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STUDY SAYS AIRLINE PILOTS DIE AT YOUNGER AGE THAN GENERAL POPULATION

STUDY SAYS AIRLINE PILOTS DIE AT YOUNGER AGE THAN GENERAL POPULATION
 ARLINGTON, Va., June 15 /PRNewswire/ -- Airline pilot death rates are much higher around retirement age than those of the general population, according to a new study published in the June issue of the Flight Safety Foundation's Flight Safety Digest.
 The study, conducted by two Cyprus-based insurance experts, suggests that airline pilot death rates surge near and shortly after retirement age. Ibrahim E. Muhanna, the principal author of the study and chief executive officer of the OmniLife Overseas Insurance Co., said two data sources used for the study confirmed the trends.
 Data used for the study came from airline pilots associations in the United Kingdom, Argentina, Colombia, Switzerland, Greece, Ireland, Spain and the U.S. Air Line Pilots Association (ALPA).
 The non-U.S. data sources covered pilot deaths between the ages of 50 and 74; their average age of retirement was 56. The ALPA data covered deaths of those pilots between the ages of 60 and 80; 60 is the mandatory retirement age for U.S. pilots.
 Each group of data, when compared with general population trends, showed significant younger death rates for airline pilots. A comparison using the non-U.S. data showed that pilot death rates surged in the 55-59 age category and that the average age of death for the pilots studied was about 61. The average age of death for the general male population dying in the 50-74 age group is about 63.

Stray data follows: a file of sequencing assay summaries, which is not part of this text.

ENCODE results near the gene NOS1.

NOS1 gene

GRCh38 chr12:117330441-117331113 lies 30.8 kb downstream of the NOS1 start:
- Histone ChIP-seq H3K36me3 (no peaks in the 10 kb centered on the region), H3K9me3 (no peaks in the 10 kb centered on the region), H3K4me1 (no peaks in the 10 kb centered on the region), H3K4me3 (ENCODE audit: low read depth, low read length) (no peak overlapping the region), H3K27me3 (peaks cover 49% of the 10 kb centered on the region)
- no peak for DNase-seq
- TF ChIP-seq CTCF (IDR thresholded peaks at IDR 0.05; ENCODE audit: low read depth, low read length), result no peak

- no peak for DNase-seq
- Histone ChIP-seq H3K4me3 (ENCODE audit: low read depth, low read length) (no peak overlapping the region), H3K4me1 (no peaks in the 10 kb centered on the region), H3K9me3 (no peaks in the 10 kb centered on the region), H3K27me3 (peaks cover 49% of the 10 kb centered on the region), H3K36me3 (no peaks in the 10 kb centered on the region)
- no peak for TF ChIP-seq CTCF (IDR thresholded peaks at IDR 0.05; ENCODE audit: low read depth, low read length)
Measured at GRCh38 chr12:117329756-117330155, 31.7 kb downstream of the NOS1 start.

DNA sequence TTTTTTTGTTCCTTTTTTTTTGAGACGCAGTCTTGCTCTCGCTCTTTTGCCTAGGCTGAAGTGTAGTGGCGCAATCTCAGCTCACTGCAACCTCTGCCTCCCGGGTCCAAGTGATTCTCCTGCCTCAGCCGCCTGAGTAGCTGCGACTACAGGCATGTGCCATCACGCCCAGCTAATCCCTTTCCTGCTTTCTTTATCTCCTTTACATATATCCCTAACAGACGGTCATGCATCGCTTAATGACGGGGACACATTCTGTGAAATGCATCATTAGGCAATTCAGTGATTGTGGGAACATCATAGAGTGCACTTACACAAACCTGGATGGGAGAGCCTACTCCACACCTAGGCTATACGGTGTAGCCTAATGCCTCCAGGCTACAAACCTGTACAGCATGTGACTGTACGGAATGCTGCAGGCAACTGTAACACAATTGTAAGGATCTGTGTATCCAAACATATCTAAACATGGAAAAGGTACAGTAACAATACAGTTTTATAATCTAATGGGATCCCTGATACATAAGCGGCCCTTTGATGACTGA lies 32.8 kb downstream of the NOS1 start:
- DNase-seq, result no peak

The ALPA data also indicate death rates at younger ages, with an average age at death of 67, compared to 70 for the general population. The study reports that 69 percent of pilot deaths in the ALPA data occurred in the first nine years after retirement. By comparison, the death distribution for the general population is more even, with only 45 percent of deaths in the 60-80 range occurring in the first nine years.
 Muhanna launched the preliminary study after pension fund data indicated that pilot life expectancy was lower than the general population. He asked for industry assistance during the Flight Safety Foundation's 43rd International Air Safety Seminar in Rome in 1990. Seminar participants later provided him with the data used in the study.
 Flight Safety Foundation is an international membership organization dedicated to improving flight safety. Non-profit and independent, the foundation was launched in 1945 in response to the aviation industry's need for a neutral clearinghouse to disseminate objective safety information, and for a credible and knowledgeable body that would identify threats to safety, analyze the problems and recommend practical solutions to them. Since its beginning, the foundation has acted in the public interest to produce positive influence on aviation safety. Today, the foundation provides leadership to 552 member organizations in 72 countries.
 -0- 6/15/92
 /CONTACT: Roger Rozelle, director of publications, Flight Safety Foundation, 703-522-8300/ CO: Flight Safety Foundation ST: IN: AIR SU:


KD -- DC999 -- 0275 06/15/92 15:09 EDT
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Date:Jun 15, 1992
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